When reading about WordPress, you’ve probably come across terms like custom post types and custom taxonomies. As a beginner, you may have asked yourself when do I need to use a custom post type or custom taxonomy in WordPress? In this article, we will explain why and when do you need a custom post type or taxonomy in WordPress.
What are Post Types and Taxonomies?
Post Types is a term used to refer to different types of content in a WordPress site. In all practical sense, it should be called content type.
WordPress comes with five default post types. Posts are one of the post type just like pages, attachments, navigation menus, and revisions. All of them are stored in the posts database table and are differentiated by a column called post_type.
Post types are the way to distinguish different content types in WordPress. For example Post and Pages are both post types, but they are made to serve a different purpose (see the difference between posts and pages in WordPress).
Taxonomy in WordPress is one of those things that everyone use, but they do not know that they are using it. WordPress taxonomies are used as a way to group posts and custom post types together.
WordPress comes with two default Taxonomies, categories and tags. However in some cases, you may want to expand beyond categories and tags. WordPress allows you to create your own custom taxonomies and use them in your post types to group and sort your content.
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How Do You Know When You Need A Custom Post Type or Taxonomy?
You can theoretically add any type of content in WordPress posts and sort them with categories and tags, but sometimes this is not ideal. Below are some signs which will indicate that you should probably consider creating a custom post type, custom taxonomy, or may be both:
- Some content you are posting just doesn’t look and feel like a post. For example our blogging coupons.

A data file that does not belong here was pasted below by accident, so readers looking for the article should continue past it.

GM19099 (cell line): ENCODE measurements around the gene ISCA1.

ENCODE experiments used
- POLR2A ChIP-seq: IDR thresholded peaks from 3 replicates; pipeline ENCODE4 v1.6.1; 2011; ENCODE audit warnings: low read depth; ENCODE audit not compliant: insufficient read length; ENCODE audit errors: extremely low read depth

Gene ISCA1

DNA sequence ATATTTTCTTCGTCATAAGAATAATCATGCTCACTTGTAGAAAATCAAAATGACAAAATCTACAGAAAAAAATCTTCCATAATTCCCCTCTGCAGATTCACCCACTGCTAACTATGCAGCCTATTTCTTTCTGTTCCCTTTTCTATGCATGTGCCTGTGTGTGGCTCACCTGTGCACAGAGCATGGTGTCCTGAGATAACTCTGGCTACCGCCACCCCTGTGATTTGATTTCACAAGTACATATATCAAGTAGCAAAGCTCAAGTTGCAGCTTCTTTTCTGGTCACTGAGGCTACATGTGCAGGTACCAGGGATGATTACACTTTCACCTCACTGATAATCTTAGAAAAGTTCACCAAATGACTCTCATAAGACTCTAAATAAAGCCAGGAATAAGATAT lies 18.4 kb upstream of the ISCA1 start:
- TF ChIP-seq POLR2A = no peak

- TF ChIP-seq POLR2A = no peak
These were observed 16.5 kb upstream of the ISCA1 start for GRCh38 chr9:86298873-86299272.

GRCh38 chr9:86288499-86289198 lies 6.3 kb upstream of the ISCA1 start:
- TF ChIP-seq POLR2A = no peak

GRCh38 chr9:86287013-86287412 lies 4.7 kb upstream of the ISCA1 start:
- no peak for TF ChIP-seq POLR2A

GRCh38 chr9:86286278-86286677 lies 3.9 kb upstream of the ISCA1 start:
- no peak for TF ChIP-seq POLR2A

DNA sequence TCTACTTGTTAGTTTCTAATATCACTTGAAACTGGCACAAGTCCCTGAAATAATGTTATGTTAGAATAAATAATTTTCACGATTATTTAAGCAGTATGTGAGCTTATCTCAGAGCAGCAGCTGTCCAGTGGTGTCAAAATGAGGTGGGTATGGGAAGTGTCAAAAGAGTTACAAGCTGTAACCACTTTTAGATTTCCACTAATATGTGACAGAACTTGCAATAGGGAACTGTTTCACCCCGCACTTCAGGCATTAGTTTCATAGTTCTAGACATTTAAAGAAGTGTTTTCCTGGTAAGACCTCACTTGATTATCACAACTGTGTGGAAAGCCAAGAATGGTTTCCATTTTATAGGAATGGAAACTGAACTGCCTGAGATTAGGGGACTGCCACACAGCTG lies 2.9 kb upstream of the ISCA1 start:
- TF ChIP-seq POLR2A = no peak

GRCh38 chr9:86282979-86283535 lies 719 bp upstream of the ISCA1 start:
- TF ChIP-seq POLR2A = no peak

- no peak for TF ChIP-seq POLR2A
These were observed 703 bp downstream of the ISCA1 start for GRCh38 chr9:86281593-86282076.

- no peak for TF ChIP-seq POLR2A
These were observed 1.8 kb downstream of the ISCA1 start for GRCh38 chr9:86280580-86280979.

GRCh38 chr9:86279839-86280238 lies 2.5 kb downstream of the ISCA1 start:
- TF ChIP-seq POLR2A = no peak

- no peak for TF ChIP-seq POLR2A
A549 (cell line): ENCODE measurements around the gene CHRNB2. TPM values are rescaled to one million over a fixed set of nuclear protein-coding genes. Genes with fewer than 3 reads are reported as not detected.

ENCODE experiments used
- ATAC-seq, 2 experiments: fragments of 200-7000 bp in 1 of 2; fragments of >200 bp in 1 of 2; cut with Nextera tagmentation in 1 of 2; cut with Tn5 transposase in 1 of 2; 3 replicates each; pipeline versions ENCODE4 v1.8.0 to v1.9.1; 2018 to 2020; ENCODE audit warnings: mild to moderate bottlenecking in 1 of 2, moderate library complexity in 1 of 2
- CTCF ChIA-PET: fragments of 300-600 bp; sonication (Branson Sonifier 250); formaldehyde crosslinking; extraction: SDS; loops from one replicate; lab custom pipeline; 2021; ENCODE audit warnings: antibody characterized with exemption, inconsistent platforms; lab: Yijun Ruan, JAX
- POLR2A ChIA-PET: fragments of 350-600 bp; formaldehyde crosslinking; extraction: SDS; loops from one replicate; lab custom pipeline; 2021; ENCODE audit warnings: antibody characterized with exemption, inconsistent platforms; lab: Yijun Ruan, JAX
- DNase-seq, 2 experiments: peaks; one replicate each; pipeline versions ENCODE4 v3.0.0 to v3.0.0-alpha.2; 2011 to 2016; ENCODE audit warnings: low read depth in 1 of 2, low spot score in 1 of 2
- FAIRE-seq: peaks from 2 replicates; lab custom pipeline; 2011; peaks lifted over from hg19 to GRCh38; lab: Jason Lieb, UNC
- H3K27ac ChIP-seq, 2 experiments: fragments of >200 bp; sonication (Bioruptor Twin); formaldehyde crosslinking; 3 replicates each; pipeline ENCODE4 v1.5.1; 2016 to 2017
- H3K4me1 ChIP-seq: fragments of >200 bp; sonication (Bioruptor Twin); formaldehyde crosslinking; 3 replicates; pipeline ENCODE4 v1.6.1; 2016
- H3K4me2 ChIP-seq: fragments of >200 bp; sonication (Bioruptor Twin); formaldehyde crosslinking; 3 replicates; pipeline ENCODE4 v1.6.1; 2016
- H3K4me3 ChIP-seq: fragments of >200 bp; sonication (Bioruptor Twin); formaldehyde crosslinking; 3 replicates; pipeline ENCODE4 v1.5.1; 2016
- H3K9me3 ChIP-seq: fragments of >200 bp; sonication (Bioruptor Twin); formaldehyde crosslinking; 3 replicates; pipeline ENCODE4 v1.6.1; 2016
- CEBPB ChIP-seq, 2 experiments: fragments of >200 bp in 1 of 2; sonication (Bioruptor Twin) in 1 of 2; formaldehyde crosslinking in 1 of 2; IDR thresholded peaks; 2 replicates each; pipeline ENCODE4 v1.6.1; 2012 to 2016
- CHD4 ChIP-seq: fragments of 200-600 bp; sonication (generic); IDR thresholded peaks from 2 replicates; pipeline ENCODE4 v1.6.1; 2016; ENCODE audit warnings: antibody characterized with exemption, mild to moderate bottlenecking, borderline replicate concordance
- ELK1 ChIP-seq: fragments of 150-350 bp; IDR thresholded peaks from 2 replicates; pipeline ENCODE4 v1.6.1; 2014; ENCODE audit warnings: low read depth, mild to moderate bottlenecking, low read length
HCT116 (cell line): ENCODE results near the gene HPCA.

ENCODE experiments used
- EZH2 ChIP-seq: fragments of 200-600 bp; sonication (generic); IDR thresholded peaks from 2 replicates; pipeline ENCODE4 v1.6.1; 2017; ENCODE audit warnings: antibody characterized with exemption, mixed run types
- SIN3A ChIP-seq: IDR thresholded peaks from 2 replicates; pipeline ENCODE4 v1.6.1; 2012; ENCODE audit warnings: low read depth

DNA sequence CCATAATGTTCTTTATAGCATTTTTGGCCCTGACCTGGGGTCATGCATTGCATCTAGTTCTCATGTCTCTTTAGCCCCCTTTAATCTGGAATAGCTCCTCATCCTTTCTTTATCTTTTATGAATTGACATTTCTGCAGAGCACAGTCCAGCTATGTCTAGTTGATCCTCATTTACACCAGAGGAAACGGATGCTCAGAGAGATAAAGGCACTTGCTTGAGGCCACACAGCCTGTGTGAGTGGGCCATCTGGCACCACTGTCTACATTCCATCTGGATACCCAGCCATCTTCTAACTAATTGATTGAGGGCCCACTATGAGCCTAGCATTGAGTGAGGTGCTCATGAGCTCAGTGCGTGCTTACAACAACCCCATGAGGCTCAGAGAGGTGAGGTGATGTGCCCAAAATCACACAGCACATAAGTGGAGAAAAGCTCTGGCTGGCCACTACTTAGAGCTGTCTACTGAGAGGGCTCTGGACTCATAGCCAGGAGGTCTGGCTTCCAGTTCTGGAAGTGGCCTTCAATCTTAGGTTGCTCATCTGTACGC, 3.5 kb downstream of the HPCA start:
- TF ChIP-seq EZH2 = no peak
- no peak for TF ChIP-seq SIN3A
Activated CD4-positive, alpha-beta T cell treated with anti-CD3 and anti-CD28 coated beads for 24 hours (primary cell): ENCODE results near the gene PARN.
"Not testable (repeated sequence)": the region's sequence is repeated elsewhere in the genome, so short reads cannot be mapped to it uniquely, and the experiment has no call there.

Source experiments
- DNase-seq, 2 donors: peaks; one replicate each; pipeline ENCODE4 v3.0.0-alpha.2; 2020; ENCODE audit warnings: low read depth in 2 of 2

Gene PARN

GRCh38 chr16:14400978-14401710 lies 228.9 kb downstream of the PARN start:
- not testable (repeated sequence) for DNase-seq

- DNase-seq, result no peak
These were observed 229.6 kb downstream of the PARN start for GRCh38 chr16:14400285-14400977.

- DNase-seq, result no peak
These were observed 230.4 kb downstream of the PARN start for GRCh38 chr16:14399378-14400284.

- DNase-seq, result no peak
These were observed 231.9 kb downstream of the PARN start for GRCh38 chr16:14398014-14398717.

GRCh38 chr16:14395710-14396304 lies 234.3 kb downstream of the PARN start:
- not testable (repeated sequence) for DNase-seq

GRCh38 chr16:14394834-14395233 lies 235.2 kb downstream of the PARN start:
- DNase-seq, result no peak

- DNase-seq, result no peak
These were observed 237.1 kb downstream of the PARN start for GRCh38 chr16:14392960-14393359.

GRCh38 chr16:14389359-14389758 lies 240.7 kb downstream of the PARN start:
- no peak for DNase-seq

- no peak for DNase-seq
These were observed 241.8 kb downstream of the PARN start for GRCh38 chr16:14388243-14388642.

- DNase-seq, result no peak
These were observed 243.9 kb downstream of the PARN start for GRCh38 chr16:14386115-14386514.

- It does not need to be part of a chronological series of entries. For example our WordPress glossary.
- Categories and Tags don’t help you group and sort that particular content. For example: specific sections in our coupons area.
- You need additional fields to enter more information with your content.
- It cannot be part of your pages. For example, our Blueprint page is simply a page with several subpages.
- You need to display that particular content differently than posts or pages.
Lets take a look at a real life example. Suppose that you run a blog where you regularly publish movie reviews among other things. However your movie reviews are very well received by your audience.
Perhaps you want to add extra features to your movie reviews such as add ratings, make it searchable by actor names, genre etc. This is when you will need to create a custom post type for movie reviews, and you will add custom taxonomy for sorting between genres and actors.
This will make it easy for users to browse through only movie reviews whereas going through all of your posts.
Another popular example would be creating a portfolio. If you’re an artist sharing your work in your blog post, then it can easily get lost. Creating a separate portfolio post type will allow your users to easily browse through all of your work.
Some Popular Plugins That Use Custom Post Types
Many popular WordPress plugins use custom post types. One of the most intuitive example of custom post type usage is Soliloquy which is the best WordPress slider plugin. When you install Soliloquy, it creates a custom post type for sliders.
Another popular plugin that uses custom post types is ThirstyAffiliates, which creates a custom post type called thirstylink to store your affiliate links.
WordPress eCommerce plugins, directory plugins, real estate listing plugins, recipe plugins, and others also use custom post types and taxonomies for sorting content.
How WPBeginner use Custom Post Types and Taxonomies
At WPBeginner we use custom post types for our Glossary section. We use Index as a custom taxonomy, and we have a related posts meta box which allows us to link to related posts for each Glossary term. We also use a custom post type for our deals section.
We hope that after reading this article, you have a clear understanding on when do you need a custom post type or taxonomy for your WordPress site.
Additional Useful Resources:
- How to Create Custom Post Types
- How to Create Custom Taxonomy
- How to Create a Custom Post Types Archive Page in WordPress
- How to Add Taxonomy Images in WordPress
- How to Arrange WordPress Posts and Custom Post Types Using Drag & Drop